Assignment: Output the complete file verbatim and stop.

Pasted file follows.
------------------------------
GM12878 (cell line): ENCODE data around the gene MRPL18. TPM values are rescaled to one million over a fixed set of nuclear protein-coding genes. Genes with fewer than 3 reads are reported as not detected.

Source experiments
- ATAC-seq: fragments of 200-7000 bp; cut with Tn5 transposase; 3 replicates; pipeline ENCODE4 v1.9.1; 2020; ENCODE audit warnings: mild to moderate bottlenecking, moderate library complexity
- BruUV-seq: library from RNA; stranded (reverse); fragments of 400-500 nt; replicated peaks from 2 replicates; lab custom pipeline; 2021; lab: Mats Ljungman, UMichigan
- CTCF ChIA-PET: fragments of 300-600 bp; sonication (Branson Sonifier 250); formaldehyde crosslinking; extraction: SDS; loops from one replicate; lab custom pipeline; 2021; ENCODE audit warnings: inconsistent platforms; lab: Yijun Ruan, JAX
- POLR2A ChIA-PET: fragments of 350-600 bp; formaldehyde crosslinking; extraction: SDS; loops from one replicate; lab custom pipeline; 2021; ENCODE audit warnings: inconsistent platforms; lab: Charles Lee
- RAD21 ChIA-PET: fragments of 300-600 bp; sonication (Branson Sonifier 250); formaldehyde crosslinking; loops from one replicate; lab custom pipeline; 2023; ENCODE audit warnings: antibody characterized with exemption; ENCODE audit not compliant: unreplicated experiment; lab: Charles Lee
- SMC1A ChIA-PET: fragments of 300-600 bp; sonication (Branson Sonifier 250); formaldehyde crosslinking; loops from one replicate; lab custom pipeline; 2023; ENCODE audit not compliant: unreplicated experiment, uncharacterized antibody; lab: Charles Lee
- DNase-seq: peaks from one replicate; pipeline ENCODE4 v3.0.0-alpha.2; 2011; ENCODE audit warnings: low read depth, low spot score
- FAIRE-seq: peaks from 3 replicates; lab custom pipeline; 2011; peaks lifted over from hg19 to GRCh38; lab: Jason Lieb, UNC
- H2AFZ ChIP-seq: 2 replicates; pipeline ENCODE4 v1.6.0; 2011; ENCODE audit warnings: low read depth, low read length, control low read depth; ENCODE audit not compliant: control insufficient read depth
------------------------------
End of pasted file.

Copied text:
GM12878 (cell line): ENCODE data around the gene MRPL18. TPM values are rescaled to one million over a fixed set of nuclear protein-coding genes. Genes with fewer than 3 reads are reported as not detected.

Source experiments
- ATAC-seq: fragments of 200-7000 bp; cut with Tn5 transposase; 3 replicates; pipeline ENCODE4 v1.9.1; 2020; ENCODE audit warnings: mild to moderate bottlenecking, moderate library complexity
- BruUV-seq: library from RNA; stranded (reverse); fragments of 400-500 nt; replicated peaks from 2 replicates; lab custom pipeline; 2021; lab: Mats Ljungman, UMichigan
- CTCF ChIA-PET: fragments of 300-600 bp; sonication (Branson Sonifier 250); formaldehyde crosslinking; extraction: SDS; loops from one replicate; lab custom pipeline; 2021; ENCODE audit warnings: inconsistent platforms; lab: Yijun Ruan, JAX
- POLR2A ChIA-PET: fragments of 350-600 bp; formaldehyde crosslinking; extraction: SDS; loops from one replicate; lab custom pipeline; 2021; ENCODE audit warnings: inconsistent platforms; lab: Charles Lee
- RAD21 ChIA-PET: fragments of 300-600 bp; sonication (Branson Sonifier 250); formaldehyde crosslinking; loops from one replicate; lab custom pipeline; 2023; ENCODE audit warnings: antibody characterized with exemption; ENCODE audit not compliant: unreplicated experiment; lab: Charles Lee
- SMC1A ChIA-PET: fragments of 300-600 bp; sonication (Branson Sonifier 250); formaldehyde crosslinking; loops from one replicate; lab custom pipeline; 2023; ENCODE audit not compliant: unreplicated experiment, uncharacterized antibody; lab: Charles Lee
- DNase-seq: peaks from one replicate; pipeline ENCODE4 v3.0.0-alpha.2; 2011; ENCODE audit warnings: low read depth, low spot score
- FAIRE-seq: peaks from 3 replicates; lab custom pipeline; 2011; peaks lifted over from hg19 to GRCh38; lab: Jason Lieb, UNC
- H2AFZ ChIP-seq: 2 replicates; pipeline ENCODE4 v1.6.0; 2011; ENCODE audit warnings: low read depth, low read length, control low read depth; ENCODE audit not compliant: control insufficient read depth